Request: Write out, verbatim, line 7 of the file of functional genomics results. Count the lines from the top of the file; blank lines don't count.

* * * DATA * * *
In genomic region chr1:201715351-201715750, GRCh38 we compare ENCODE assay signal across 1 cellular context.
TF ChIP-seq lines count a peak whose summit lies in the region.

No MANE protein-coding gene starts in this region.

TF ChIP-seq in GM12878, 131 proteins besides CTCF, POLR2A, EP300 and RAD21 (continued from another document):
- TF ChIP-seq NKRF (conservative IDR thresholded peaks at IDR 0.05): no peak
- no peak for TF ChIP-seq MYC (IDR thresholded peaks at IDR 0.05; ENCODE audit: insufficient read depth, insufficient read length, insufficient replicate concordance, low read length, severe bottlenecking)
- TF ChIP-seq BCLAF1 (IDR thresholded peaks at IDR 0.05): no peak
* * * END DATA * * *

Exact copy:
- TF ChIP-seq BCLAF1 (IDR thresholded peaks at IDR 0.05): no peak